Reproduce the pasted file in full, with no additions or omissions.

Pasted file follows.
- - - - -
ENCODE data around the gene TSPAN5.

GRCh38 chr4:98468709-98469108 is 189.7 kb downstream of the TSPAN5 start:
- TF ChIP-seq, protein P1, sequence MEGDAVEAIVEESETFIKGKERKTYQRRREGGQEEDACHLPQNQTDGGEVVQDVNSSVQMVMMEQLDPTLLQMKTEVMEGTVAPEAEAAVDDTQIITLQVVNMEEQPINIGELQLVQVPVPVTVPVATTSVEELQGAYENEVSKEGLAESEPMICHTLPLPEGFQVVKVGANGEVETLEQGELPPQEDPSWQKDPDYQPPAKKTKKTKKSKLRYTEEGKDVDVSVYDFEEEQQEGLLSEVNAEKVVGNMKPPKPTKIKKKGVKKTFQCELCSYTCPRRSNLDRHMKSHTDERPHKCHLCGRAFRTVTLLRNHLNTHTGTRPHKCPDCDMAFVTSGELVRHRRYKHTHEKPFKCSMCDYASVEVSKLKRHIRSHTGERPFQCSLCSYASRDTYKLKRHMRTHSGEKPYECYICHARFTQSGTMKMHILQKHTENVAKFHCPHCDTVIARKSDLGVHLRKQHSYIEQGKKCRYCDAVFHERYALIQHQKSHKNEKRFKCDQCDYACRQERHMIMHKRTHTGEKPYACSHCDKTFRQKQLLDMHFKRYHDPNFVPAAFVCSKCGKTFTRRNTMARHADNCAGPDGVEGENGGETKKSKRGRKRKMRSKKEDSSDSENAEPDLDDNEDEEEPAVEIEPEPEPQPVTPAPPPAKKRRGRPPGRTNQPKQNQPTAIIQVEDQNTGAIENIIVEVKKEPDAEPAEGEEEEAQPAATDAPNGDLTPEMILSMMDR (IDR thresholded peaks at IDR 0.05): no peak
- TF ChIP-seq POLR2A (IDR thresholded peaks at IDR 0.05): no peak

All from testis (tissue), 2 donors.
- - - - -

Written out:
ENCODE data around the gene TSPAN5.

GRCh38 chr4:98468709-98469108 is 189.7 kb downstream of the TSPAN5 start:
- TF ChIP-seq, protein P1, sequence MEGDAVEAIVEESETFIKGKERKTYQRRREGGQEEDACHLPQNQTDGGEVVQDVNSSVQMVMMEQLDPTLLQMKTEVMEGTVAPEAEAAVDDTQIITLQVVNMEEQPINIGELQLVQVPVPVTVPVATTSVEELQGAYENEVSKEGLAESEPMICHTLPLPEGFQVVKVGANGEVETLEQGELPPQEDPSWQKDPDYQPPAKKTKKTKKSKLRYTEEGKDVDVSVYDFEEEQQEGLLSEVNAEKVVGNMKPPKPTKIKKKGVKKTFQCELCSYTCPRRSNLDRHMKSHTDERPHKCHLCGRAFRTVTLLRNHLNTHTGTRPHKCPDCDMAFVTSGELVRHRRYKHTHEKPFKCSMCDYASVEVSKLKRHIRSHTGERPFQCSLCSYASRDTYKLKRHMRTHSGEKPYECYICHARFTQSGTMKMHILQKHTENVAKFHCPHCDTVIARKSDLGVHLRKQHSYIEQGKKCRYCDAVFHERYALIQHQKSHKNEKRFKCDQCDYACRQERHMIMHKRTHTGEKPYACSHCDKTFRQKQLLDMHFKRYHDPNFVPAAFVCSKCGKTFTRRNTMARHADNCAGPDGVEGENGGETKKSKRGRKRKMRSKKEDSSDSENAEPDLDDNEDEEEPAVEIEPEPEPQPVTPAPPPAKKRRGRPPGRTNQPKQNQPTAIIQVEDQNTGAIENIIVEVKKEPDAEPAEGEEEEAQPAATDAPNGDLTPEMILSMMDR (IDR thresholded peaks at IDR 0.05): no peak
- TF ChIP-seq POLR2A (IDR thresholded peaks at IDR 0.05): no peak

All from testis (tissue), 2 donors.